I am a big believer in college education, and an even bigger believer in getting a return on your investment. But I don’t know any financial advisor who can guarantee that a $180,000 investment in a private four-year college (according to the College Board) will provide positive returns. It is up to you to help your child know what they are paying for and understand how to get the most out of their college experience.
That means your child may have to walk away from their dream school (and your dream school too). First, they should know when to turn down a college that they can’t afford. Second, they should attend a college that will help them “go to school the right way” and get a job when they are done.
I want you to know that your child will not get a job simply because they were the best student or because they attended a top university; it will be because they can walk into a job interview feeling powerful. That power will come from the meaningful experiences they have during college.
As your child begins their college search, teach them how to do their homework beyond scanning a website for the best photos or the catchiest tagline. They should dig deeper: How will the school prepare them for their first job? Because that first job will have a big impact on their financial future.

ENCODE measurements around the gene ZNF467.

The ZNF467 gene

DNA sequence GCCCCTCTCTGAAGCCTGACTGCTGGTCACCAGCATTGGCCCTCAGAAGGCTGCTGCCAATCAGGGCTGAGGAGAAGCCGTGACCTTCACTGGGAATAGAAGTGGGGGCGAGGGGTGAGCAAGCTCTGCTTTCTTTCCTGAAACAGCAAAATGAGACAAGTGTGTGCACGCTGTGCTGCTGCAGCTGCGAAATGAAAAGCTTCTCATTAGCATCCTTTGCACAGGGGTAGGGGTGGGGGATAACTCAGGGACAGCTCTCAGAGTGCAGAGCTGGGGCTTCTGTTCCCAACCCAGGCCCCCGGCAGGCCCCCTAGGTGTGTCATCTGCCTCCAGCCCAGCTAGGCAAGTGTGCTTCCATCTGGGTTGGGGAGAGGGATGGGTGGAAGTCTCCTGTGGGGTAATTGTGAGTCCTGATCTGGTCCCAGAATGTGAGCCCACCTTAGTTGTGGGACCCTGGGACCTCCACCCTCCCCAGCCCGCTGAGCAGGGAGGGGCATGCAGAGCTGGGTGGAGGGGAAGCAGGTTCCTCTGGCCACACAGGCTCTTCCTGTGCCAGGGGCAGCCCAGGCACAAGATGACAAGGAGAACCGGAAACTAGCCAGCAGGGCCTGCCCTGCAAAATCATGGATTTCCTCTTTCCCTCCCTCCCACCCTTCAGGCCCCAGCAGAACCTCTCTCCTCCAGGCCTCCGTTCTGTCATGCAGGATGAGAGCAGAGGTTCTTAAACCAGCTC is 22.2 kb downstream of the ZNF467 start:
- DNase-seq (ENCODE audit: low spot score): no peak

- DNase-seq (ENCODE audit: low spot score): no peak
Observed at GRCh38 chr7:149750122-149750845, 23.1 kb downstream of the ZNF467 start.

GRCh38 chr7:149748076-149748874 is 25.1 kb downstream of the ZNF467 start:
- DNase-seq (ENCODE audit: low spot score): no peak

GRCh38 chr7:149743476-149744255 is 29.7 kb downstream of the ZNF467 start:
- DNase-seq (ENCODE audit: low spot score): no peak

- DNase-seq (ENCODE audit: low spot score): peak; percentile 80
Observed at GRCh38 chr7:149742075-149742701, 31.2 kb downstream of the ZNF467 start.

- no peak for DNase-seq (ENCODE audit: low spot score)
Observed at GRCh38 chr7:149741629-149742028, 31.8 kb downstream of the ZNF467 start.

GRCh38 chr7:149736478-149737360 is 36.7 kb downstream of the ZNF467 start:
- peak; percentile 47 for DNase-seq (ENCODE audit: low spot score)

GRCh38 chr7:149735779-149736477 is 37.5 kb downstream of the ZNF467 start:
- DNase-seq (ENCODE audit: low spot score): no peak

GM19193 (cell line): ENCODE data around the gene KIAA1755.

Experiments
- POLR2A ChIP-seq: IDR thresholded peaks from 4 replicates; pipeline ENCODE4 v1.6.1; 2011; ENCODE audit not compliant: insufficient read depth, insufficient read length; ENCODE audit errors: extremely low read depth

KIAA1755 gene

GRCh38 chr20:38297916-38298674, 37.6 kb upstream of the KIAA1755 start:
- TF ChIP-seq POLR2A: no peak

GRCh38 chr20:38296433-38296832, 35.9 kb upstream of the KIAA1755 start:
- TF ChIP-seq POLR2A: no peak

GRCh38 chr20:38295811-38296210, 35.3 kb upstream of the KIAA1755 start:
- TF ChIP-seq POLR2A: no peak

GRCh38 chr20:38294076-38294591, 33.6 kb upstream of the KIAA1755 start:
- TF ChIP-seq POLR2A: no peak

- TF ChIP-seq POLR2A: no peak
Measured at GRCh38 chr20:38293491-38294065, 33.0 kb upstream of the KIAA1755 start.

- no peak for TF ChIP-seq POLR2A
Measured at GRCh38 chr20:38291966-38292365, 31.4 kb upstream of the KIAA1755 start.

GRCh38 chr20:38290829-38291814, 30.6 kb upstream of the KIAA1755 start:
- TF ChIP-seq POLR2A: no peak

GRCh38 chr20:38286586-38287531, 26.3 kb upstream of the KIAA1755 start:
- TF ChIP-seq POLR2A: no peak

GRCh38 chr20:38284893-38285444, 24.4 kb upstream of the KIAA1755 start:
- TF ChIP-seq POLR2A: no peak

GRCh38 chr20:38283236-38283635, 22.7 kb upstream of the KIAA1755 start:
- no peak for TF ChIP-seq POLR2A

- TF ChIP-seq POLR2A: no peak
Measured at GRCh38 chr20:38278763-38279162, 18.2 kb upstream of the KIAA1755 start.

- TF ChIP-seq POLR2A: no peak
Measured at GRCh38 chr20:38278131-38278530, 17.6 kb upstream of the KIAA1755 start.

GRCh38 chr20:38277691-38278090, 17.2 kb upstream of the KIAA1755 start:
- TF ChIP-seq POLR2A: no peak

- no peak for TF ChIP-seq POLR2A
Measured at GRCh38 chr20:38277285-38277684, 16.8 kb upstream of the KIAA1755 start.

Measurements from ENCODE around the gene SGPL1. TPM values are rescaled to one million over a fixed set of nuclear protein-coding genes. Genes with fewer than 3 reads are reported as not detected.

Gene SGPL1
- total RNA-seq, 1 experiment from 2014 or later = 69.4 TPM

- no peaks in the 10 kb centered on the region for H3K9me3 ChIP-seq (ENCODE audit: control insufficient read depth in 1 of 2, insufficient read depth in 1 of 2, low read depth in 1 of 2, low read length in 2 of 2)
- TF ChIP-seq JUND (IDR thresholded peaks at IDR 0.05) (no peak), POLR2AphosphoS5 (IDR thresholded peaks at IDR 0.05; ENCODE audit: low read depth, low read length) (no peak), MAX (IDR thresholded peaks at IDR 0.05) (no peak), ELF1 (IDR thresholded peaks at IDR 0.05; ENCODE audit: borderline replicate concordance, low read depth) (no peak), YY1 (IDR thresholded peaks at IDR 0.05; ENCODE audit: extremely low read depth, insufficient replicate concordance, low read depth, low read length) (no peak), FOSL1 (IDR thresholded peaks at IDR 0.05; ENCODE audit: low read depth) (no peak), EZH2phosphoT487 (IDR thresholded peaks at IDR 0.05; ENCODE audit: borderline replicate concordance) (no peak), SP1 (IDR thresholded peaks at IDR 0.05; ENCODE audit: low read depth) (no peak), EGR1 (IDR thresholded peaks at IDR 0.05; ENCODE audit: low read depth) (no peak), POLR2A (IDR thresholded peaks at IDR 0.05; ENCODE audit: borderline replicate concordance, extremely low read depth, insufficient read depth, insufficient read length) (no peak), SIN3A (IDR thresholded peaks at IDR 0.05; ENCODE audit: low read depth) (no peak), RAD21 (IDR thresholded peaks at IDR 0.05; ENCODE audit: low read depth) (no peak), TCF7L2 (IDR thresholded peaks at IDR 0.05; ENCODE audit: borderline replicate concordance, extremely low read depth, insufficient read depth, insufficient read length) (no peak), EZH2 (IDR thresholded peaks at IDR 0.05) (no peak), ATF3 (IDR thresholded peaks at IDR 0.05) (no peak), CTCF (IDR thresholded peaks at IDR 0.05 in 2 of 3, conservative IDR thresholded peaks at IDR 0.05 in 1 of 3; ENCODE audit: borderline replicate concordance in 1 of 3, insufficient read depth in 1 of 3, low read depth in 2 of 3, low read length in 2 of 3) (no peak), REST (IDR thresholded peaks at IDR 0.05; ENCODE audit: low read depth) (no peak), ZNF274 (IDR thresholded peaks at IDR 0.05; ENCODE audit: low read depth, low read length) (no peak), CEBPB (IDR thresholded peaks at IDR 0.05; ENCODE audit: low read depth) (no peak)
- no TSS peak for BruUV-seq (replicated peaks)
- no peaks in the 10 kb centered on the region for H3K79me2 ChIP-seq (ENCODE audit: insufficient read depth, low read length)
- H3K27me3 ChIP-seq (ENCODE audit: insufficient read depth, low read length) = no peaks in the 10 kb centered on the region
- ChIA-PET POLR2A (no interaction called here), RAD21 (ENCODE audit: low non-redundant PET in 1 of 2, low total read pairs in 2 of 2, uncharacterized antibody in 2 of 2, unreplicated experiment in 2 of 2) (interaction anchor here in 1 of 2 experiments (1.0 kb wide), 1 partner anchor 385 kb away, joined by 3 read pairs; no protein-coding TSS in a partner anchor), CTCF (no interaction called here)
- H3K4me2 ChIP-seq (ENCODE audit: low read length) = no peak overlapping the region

I do not advocate choosing a career based on dollar signs. In fact, one mistake that college graduates make is taking the highest paying job rather than the job they actually want to do. According to Gallup, fewer than one-third of workers are “involved in, enthusiastic about and committed to their work and workplace.” If your child goes after the money first, they are dooming themselves. They can’t afford to be in a job they dislike.
Choosing the right kind of job and showing up prepared to do it right (which will make them valuable to any new boss and thus more powerful) is easier when they have experiences to draw on. Building these experience has to begin in college.
A new book by Bentley University President Gloria Cordes Larson explains how the opportunity for success is driven by how you go to school, not where. She advocates for a hybrid model of education that blends in-classroom and hands-on learning. For your child to get the most out of their college experience—and ultimately land a job they love and get the best bang for their buck—they should consider a school that: